At his inaugural mass, Pope Francis showed once again where his focus has been since he first took his vows, and where he wants it to remain.
The pontiff, Francis told the hundreds of thousands in attendance, “must open his arms to protect all of God’s people and embrace with tender affection the whole of humanity, especially the poorest, the weakest, the least important.”
It’s a message that’s more relevant than ever: Francis’ papacy begins at a time when the globe has never been more socially unequal, economically volatile or environmentally unsustainable.
This is a world where 870 million men, women and children go to bed hungry every night, and where nearly 1 billion have no access to clean water – a world of man-made climate change and the plundering of creation for the few at the expense of the many.
The Roman Catholic Church, throughout its history, has worked for and alongside the poorest people in the world. Francis – a man with a strong history of working for the poorest in his home country of Argentina – now has the opportunity to reaffirm this focus, as well as expand the church’s engagement on issues of poverty.
But what can he actually hope to accomplish?
Much of the Catholic Church’s work on poverty takes place at the ground level: It provides an estimated 25 percent of the care worldwide for people living with HIV and AIDS. It runs more than 5,000 hospitals, with nearly half of those located in the Africa and the Americas. The Catholic Health Association of the United States is also the largest group of nonprofit health care providers in the country. The church runs nearly 20,000 clinics around the world; more than 15,000 homes for the elderly, those who are terminally ill, and the disabled; and nearly 10,000 orphanages, mainly in Asia.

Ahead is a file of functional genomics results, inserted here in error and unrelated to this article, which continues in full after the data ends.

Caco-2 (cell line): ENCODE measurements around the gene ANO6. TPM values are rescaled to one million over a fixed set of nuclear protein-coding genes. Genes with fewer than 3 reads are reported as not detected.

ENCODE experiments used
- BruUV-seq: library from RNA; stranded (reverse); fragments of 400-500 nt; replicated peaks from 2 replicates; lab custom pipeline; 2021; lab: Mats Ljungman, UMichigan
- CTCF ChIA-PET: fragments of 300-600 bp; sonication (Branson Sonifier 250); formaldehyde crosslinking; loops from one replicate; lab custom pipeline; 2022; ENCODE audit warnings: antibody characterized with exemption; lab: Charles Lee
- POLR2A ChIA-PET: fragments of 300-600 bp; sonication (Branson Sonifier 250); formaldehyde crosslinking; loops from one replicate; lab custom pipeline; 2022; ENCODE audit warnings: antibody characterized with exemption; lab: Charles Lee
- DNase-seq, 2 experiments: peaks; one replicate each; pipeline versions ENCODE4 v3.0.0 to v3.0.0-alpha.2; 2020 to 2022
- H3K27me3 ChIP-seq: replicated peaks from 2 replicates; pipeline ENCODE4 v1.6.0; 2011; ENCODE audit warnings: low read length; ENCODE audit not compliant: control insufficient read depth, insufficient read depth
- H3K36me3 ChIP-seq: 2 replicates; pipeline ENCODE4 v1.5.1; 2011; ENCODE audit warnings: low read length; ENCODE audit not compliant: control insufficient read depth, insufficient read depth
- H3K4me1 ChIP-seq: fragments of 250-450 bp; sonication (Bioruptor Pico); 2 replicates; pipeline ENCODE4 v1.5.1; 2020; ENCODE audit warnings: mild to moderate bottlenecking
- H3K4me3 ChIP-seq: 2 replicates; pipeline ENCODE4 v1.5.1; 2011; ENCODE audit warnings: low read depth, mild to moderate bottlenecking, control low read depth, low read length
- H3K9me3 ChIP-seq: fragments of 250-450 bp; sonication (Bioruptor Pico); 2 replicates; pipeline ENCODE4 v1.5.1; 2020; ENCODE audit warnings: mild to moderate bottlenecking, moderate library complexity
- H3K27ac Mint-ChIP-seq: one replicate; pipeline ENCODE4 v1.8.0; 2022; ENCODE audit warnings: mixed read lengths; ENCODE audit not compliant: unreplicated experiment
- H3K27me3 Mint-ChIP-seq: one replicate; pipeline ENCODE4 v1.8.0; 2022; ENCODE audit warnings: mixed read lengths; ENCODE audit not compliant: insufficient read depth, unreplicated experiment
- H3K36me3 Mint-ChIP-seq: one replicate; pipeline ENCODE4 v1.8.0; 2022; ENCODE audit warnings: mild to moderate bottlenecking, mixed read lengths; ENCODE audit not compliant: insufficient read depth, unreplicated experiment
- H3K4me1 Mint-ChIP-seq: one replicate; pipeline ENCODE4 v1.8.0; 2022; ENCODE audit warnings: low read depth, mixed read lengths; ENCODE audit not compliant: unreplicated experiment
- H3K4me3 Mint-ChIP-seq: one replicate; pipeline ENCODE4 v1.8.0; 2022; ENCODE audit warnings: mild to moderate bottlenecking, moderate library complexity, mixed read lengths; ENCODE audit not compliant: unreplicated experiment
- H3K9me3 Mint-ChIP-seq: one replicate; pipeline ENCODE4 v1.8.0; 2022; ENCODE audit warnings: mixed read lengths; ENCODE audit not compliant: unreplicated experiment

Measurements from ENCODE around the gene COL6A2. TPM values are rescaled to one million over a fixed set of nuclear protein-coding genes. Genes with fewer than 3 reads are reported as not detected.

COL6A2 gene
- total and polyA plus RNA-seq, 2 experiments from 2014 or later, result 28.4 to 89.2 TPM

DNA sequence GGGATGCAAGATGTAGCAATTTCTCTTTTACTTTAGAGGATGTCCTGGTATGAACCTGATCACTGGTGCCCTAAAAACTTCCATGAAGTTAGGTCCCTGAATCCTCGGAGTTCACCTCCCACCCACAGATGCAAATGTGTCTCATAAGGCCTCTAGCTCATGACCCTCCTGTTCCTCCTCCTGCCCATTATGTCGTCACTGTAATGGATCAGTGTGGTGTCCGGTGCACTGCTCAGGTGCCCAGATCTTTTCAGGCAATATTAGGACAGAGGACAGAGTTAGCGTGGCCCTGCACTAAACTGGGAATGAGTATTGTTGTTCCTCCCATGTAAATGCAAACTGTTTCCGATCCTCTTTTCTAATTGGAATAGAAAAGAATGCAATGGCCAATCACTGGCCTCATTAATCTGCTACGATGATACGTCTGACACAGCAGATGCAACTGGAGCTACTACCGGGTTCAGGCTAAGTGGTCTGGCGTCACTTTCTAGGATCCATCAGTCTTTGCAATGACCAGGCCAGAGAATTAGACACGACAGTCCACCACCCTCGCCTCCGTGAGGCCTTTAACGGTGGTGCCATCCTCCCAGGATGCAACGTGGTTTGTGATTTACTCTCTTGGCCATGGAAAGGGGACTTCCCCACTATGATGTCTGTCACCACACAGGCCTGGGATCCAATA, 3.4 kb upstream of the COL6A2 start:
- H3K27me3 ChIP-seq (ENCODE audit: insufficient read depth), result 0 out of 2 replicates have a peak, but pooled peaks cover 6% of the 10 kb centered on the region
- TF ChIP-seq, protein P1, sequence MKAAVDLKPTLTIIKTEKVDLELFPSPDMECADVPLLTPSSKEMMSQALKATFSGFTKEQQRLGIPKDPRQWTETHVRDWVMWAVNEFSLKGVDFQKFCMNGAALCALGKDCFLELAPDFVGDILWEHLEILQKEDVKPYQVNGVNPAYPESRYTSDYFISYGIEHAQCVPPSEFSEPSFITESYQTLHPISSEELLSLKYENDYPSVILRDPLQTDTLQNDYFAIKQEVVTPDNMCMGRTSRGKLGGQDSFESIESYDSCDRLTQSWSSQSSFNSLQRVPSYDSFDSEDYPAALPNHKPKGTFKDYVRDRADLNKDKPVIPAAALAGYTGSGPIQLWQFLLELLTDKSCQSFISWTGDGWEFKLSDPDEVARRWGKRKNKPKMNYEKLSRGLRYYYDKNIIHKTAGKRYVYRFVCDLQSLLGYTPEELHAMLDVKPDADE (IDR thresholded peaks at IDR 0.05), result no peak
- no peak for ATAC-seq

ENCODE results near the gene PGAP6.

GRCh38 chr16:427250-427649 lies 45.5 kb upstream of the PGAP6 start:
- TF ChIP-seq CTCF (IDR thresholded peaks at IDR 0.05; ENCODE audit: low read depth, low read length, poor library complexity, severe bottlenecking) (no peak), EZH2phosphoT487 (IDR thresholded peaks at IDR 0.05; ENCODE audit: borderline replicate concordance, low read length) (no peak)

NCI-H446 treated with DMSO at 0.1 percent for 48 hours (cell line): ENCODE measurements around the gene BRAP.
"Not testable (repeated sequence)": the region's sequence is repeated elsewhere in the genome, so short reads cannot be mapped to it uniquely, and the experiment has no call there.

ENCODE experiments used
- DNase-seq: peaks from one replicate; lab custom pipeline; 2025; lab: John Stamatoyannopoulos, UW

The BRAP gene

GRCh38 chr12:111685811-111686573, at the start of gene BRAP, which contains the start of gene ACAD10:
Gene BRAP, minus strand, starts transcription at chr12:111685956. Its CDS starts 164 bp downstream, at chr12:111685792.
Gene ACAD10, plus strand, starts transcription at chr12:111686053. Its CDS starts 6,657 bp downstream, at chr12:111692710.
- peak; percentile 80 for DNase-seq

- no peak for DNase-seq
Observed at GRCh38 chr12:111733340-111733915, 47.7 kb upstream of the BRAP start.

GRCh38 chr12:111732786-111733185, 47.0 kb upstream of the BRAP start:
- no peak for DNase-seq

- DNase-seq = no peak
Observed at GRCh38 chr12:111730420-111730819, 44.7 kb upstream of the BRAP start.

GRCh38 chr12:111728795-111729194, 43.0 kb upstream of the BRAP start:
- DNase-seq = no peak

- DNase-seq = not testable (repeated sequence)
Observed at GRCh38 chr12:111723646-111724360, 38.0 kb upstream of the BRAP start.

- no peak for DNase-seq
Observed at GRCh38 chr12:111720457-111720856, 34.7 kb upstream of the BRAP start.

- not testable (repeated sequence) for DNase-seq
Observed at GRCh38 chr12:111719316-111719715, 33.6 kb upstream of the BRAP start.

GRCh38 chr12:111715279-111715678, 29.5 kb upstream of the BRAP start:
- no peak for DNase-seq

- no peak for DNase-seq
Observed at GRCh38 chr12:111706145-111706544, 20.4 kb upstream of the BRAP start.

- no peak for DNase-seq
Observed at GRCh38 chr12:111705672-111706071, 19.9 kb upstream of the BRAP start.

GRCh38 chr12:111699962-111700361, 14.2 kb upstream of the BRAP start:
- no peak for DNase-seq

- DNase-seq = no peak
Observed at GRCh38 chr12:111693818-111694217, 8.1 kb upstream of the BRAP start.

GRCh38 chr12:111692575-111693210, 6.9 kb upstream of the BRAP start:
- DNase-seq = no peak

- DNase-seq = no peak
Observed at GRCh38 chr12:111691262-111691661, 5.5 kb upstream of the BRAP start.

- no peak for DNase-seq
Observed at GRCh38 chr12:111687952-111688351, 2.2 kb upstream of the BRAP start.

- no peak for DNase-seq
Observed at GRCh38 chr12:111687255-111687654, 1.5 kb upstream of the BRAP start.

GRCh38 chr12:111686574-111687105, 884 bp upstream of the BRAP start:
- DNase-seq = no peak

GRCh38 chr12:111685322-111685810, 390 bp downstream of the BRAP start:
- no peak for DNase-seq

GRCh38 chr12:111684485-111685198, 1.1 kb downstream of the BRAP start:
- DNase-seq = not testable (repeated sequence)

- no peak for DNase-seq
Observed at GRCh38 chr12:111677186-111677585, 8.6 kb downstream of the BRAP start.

But there is always room for the church to do more.
Because it spans the world and stands outside the market, business and government, the church is well-placed to look at the world afresh. It has the ability to offer a unique perspective on both the challenges of the poor and the actions of the rich that can cause poverty.
Pope Benedict took a step toward this goal with a 2009 encyclical called Caritas in Veritate, or “Charity in Truth.” In it, he warned of the dangers of unbalanced economic growth and against the pursuit of profit for its own sake.
At Francis’ inaugural, he spoke directly to the many powerful people in attendance, asking them to “be protectors of creation, protectors of God’s plan inscribed in nature, protectors of one another and of the environment.” It’s a sign that he plans to continue to follow the path that Benedict started down.
A renewed focus on social justice isn’t just at the heart of the church’s central purpose, in accordance with its faith and the teachings of Jesus Christ. It’s also a vital component of the renewal and re-energization many claim is necessary for the modern church.
Francis can demonstrate to burgeoning congregations in Africa and the traditional stronghold of Latin America that he is a pontiff in touch with the immense challenges faced by ordinary people. And he also has a chance to engage new audiences in the increasingly secular developed world who are looking for something more than the worship of material wealth and possessions.